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Labor unions in Malaysia, U.S. demand workers' protection in free trade deal

Labor unions in Malaysia, U.S. demand workers' protection in free trade deal

Labor unions in Malaysia and the United States said Monday they opposed a free trade agreement between their two countries unless it incorporated mechanism to protect labor and social rights.
In a joint statement, the American Federation of Labor and Congress of Industrial Organizations, or the AFL-CIO, and the Malaysian Trades Union Congress slammed authorities over the lack of transparency in ongoing talks and failure to consult trade unions and other civil societies.
Negotiators held a fourth round of talks earlier this month in San Francisco, and are due to meet again next month in Malaysia.
The two labor organizations expressed concern that a deal could erode workers' rights, undermine government's ability to regulate in public interest and offer excessive protections for multinational corporations.
"There is evidence that the Malaysian government continues to oppose any labor protections in the trade agreement," the statement said.
The unions also alleged that workers' rights in both countries, including those of migrant workers', were not being protected by authorities.
For example, Malaysia's government bans electronic workers from forming a national trade union and there is no minimum wages in sectors such as plantation and manufacturing which hires many foreign laborers, MTUC president Syed Shahir Syed Mohamud told The Associated Press.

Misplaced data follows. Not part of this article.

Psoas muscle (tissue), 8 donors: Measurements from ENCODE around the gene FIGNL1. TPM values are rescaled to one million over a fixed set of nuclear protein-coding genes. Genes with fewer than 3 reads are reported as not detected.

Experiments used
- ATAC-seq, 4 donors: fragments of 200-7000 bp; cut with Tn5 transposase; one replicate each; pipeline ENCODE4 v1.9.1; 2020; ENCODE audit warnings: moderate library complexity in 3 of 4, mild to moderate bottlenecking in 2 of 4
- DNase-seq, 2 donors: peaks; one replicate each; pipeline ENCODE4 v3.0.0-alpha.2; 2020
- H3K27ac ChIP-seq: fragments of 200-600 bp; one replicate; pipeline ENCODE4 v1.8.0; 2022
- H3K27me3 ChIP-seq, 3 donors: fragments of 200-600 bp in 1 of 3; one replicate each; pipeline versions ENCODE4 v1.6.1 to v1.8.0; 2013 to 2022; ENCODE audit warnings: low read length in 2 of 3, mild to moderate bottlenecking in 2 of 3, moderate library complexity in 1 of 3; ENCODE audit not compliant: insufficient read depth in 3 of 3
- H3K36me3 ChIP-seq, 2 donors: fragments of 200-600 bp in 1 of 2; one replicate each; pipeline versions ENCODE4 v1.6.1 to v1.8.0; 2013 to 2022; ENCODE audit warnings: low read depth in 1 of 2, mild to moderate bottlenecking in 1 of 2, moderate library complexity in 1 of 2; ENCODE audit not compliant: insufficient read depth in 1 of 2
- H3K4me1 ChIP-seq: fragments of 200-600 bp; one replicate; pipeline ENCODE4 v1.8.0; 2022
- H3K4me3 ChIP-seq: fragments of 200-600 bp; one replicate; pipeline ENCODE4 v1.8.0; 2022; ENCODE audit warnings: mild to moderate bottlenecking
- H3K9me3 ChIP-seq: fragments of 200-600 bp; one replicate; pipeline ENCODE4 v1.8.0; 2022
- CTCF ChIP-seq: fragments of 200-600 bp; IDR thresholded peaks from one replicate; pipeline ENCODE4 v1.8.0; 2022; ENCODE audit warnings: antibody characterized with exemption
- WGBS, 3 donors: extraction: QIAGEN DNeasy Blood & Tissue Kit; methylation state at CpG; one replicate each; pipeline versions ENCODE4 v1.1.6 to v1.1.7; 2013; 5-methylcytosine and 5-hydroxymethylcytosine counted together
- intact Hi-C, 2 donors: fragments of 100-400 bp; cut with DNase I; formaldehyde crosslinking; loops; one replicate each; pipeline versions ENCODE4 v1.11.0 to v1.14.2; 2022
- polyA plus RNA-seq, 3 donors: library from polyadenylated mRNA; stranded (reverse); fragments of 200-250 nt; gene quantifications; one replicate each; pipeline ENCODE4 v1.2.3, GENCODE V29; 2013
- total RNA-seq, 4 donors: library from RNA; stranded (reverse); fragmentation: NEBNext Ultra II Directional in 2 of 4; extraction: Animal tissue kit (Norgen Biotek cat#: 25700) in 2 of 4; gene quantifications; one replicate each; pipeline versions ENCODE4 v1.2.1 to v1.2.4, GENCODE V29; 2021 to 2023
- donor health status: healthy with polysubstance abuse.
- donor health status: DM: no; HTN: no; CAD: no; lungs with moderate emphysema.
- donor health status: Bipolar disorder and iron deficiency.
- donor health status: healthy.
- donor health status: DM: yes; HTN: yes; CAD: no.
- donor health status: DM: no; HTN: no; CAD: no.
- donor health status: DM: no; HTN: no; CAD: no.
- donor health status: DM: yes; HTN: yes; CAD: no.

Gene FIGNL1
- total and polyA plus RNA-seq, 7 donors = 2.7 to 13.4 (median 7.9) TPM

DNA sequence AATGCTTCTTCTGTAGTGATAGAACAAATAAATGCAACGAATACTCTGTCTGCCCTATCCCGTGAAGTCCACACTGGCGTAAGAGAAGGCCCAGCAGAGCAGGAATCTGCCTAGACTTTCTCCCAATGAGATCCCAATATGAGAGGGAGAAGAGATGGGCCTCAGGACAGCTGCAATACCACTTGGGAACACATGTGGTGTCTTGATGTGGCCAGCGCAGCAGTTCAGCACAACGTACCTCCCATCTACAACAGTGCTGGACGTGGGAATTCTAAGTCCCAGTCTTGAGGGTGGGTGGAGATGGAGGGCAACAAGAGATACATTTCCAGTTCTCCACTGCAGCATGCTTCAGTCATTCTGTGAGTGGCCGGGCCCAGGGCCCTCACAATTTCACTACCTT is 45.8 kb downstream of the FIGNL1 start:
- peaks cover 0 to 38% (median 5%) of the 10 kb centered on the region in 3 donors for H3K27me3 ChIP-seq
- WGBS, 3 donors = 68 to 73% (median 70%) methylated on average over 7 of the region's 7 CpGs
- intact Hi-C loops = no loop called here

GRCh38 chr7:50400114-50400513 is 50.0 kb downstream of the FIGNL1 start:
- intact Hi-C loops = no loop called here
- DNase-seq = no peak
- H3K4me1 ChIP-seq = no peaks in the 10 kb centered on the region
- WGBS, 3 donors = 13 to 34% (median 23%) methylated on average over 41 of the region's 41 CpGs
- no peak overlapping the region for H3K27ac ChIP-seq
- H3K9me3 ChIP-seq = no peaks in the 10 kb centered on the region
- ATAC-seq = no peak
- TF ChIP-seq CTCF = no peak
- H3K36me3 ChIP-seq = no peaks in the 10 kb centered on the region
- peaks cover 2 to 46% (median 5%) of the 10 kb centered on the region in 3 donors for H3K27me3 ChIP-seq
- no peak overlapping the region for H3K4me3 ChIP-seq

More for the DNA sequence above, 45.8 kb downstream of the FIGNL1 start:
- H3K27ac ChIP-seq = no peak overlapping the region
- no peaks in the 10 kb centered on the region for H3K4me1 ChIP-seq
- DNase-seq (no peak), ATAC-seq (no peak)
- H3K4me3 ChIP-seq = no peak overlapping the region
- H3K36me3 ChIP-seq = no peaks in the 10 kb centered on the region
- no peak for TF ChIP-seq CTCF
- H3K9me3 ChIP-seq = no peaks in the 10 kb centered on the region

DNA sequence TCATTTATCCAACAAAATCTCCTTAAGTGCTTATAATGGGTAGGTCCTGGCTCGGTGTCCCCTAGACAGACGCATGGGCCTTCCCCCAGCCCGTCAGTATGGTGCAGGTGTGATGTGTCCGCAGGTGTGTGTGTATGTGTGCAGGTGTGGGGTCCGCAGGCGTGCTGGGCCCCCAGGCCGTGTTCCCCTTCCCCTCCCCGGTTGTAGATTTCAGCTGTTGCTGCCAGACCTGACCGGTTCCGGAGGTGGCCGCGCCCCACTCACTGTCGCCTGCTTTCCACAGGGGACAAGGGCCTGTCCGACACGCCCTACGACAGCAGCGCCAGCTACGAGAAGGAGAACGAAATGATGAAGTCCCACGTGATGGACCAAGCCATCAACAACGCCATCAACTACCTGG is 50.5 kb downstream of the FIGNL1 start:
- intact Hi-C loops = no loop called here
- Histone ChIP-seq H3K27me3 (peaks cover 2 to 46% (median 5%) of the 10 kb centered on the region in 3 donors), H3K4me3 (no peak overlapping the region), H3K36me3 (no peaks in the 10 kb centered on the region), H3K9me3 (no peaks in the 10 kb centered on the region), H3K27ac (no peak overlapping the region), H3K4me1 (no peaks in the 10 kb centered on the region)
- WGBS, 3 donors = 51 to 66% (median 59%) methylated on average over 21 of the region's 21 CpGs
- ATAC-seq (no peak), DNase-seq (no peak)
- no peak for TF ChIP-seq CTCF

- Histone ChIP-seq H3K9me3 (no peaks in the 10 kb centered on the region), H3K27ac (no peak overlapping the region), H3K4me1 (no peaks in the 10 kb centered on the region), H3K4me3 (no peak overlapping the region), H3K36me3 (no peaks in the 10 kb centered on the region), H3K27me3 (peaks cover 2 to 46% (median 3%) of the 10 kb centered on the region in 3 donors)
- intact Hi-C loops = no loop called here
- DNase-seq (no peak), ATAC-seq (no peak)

A Malaysian trade official, who asked not to be named because he is not authorized to speak to the media, said the government would ensure that the country's interests _ including those of workers _ are protected.
"We will not blindly enter into an agreement. We will make sure that our national interests and that of our consumers, workers and industries are taken into account," the official told the AP.
The AFL-CIO is the largest U.S. federation of unions, representing over 9 million workers. The MTUC represents some 750,000 workers in Malaysia.
The two groups called for mechanisms to protect labor and social rights, compensation policies to correct inequities due to restructuring and a more humane migration regime.
Unless their concerns are addressed, the two groups warned they would "strongly oppose the continued negotiation of the U.S.-Malaysia FTA and work together to ensure that it is not implemented."
Malaysia is the United States' 10th-largest trading partner, with US$44 billion (


Updated : 2021-08-02 03:17 GMT+08:00